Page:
- Know yourself, and don’t wait for permission. Swanson talked about how she and other women successfully argued for Walmart covering preventative care such as vaccines, and the crux of that argument was around issues such as retention and the company’s family culture, but not strictly about finance, because that was not her expertise compared to the other people in the room. The self-awareness to know what you know — and what you don’t — can take you a long way. Same for knowing when to say something publicly or off to the side, Swanson said. But don’t confuse awareness and tact with timidity.
“The greatness that I have been able to leave in my legacy at Walmart has all been when I didn’t ask for permission to do something. It’s been when I felt empowered enough to put it into play,” she said.
What companies need to do better
That idea of empowerment is critical for organizations and executive to keep in mind. The state of “Onlys” persists because women are generally not gaining in terms of C-suite and board representation. Women and other underrepresented groups can’t break this cycle on their own.
At that Walmart budget meeting about preventative care, one crucial factor in Swanson and others successfully arguing for the policy change was that the CEO at the time stopped the meeting and said, “I haven’t heard from the women here.” While people need to say their piece, leaders who feel they aren’t getting enough viewpoints need to take the initiative.
“Stop the conversation. They have something to say, there’s something causing them not to speak up. You’re in control of the meeting, stop it. Ask them what their point of view is,” Swanson said she told former CEO Mike Duke.
Another, perhaps more systemic area in which companies can make progress is in how they rethink “potential” — specifically the adage that women are promoted for performance and men are promoted for potential. What specifically does “potential” mean for your organization, Swanson said? What are the competencies that deliver results?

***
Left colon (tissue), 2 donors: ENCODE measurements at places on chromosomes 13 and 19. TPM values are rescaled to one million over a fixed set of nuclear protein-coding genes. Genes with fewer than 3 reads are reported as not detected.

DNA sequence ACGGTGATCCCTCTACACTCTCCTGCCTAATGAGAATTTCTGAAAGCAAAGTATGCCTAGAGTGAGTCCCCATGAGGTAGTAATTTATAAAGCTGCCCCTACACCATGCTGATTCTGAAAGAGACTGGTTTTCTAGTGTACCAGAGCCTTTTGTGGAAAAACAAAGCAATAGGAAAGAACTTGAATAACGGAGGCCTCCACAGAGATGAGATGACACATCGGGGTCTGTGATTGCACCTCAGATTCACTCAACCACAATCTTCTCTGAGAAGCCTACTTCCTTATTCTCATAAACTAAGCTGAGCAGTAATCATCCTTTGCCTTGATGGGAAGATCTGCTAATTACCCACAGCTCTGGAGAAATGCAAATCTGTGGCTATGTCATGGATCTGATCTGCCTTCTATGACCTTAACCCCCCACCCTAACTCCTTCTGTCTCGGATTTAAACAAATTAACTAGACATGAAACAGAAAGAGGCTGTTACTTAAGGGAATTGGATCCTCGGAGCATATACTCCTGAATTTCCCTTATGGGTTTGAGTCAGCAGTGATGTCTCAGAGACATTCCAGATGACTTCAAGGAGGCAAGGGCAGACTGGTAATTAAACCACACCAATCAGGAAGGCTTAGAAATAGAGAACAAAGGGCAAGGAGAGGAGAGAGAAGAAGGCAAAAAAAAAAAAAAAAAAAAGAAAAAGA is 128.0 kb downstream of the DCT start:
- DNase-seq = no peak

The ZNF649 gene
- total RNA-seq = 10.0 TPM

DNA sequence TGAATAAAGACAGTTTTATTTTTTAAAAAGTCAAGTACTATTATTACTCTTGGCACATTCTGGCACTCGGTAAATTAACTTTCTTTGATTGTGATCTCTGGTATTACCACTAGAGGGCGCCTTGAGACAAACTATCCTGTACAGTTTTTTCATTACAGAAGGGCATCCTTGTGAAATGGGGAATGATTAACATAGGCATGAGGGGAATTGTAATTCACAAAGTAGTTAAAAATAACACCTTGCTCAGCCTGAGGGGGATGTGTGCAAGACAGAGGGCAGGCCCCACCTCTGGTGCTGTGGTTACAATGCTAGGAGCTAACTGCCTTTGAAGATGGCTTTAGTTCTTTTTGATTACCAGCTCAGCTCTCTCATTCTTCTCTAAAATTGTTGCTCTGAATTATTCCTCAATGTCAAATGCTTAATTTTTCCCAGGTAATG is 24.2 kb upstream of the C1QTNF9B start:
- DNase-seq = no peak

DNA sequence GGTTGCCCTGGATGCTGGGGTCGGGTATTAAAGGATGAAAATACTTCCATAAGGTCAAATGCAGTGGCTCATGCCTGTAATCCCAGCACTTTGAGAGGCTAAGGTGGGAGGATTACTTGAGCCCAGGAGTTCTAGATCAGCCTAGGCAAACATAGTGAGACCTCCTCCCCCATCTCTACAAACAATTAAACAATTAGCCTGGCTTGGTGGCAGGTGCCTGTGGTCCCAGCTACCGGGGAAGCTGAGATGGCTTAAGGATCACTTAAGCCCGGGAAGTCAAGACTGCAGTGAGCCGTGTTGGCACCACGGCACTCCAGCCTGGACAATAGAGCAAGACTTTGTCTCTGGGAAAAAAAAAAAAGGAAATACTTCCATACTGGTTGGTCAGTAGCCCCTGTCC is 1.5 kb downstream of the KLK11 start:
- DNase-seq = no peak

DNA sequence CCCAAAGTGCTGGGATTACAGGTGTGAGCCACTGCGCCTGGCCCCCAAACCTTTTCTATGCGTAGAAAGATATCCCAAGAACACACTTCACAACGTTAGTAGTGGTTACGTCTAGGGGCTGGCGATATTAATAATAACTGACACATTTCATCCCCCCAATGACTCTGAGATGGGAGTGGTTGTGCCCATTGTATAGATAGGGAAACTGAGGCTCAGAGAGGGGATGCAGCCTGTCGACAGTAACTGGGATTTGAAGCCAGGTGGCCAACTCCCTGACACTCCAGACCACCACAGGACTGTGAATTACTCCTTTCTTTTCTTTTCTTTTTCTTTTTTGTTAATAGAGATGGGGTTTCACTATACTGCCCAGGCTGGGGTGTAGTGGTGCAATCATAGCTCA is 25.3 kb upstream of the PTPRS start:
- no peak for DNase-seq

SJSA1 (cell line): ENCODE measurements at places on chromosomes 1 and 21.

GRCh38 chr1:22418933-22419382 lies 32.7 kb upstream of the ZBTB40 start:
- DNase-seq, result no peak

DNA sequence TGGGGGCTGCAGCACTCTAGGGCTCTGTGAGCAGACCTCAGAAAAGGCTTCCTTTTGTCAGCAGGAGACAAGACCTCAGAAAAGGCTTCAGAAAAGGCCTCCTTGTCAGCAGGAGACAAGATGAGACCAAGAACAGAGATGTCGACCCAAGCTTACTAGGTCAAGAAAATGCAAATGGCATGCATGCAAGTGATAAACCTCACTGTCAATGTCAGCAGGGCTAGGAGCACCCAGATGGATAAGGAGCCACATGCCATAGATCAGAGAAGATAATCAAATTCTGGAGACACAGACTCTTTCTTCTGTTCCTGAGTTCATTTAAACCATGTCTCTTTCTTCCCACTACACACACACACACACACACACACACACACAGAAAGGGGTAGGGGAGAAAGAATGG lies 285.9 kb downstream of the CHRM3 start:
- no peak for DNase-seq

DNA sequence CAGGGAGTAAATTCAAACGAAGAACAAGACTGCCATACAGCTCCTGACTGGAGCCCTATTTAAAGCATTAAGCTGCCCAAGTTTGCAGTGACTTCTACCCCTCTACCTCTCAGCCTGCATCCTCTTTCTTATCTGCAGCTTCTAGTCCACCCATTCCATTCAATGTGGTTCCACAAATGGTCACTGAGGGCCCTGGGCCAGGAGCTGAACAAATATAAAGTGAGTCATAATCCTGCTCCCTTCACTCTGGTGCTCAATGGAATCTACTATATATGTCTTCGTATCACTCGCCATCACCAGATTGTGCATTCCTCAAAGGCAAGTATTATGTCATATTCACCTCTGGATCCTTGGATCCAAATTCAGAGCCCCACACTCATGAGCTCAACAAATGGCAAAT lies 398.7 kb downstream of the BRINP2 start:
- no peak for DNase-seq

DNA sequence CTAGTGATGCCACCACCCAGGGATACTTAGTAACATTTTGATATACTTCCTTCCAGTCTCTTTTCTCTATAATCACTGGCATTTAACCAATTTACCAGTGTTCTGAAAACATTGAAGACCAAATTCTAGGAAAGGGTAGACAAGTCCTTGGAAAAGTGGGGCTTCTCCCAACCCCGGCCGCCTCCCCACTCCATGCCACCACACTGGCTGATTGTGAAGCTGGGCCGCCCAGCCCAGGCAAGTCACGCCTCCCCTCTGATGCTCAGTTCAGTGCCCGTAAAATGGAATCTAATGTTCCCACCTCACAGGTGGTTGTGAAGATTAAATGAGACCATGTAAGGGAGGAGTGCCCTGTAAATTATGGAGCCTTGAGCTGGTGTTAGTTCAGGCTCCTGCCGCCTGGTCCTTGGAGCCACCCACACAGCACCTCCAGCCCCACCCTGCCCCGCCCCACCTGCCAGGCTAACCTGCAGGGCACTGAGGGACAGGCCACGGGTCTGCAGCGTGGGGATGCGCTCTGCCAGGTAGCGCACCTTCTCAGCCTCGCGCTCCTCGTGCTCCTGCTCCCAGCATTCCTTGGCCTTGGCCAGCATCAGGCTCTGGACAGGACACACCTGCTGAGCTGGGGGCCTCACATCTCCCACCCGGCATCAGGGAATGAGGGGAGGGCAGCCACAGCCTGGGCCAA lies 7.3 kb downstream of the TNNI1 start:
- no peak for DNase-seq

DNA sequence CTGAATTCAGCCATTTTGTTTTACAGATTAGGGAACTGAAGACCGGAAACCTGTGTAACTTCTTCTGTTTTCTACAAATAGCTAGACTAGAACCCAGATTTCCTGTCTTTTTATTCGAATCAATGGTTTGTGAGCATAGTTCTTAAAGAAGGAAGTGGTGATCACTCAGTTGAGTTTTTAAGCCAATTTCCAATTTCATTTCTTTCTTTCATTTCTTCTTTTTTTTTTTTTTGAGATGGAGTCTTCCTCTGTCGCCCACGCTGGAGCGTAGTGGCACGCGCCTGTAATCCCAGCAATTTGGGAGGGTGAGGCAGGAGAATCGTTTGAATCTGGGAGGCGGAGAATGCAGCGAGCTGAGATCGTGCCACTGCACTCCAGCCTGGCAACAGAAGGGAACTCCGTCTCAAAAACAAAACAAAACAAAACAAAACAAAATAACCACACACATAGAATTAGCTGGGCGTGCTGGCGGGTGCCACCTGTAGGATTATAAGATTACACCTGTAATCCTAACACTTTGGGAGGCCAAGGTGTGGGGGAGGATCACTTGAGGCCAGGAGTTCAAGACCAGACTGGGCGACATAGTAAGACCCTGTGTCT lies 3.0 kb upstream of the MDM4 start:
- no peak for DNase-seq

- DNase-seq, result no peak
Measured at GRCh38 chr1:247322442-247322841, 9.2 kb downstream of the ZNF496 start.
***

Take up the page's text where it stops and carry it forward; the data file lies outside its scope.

Other suggestions she offered included:
- Better diversity in the “feeder positions” that usually lead to executive status.
- CEOs have to take ownership of diversity efforts, and senior leaders and managers also have to take leadership roles.
- Sponsorship needs to be focused on more equitable distribution of stretch assignments.
Leaving a legacy
Swanson talked about the pressure felt by her and other “Onlys” to set an example for others like them. Swanson was able to do this at Walmart in a distinctive way.
She founded an internal Women’s Officer Caucus, knowing how many vice president and above women worked at Walmart but who weren’t aware of each other. This was a group to offer networking, information and a welcoming to any new executive on forward, along with a nonprofit that did community work. This caucus built community, offered mentorship, advice and support, and showed them they weren’t alone. This group lives on today..
“It didn’t cost the organization anything, but it allowed all of us to lift up and celebrate and support the women that came through the organization,” Swanson said.